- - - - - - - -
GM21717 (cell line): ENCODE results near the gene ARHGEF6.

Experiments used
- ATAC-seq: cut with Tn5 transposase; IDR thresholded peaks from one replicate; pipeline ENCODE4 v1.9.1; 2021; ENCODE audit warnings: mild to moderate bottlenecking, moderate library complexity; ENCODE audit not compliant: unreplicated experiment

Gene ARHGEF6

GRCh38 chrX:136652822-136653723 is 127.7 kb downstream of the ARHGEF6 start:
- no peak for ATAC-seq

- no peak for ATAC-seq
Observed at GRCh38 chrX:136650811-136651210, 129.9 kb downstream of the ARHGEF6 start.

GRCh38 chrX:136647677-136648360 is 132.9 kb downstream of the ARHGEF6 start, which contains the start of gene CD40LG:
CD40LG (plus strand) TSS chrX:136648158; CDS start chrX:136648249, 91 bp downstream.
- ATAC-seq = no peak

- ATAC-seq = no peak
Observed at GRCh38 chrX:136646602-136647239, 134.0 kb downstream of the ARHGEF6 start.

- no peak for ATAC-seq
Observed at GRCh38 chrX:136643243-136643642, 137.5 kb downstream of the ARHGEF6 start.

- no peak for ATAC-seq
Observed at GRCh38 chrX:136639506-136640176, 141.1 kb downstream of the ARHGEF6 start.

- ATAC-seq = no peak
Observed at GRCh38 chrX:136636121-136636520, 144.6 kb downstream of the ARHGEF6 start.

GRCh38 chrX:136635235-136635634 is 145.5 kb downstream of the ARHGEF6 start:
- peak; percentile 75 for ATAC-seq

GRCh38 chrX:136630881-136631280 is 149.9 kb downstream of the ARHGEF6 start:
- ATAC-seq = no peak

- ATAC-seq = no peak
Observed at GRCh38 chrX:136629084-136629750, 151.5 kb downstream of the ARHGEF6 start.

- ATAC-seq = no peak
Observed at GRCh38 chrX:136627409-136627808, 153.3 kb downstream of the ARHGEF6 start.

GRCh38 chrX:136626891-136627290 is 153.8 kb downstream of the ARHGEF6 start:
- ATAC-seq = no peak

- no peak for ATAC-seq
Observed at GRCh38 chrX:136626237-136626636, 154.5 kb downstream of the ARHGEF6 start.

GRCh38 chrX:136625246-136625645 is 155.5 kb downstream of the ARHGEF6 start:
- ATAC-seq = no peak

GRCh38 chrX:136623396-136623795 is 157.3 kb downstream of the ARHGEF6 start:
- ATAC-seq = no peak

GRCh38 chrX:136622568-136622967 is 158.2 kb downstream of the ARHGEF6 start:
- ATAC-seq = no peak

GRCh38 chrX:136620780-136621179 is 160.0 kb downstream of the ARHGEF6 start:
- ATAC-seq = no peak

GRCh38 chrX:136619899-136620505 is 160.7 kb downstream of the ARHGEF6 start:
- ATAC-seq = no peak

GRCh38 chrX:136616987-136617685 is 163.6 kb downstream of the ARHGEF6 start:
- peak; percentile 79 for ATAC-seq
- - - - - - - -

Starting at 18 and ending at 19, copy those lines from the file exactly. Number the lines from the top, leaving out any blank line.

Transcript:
- ATAC-seq = no peak
Observed at GRCh38 chrX:136636121-136636520, 144.6 kb downstream of the ARHGEF6 start.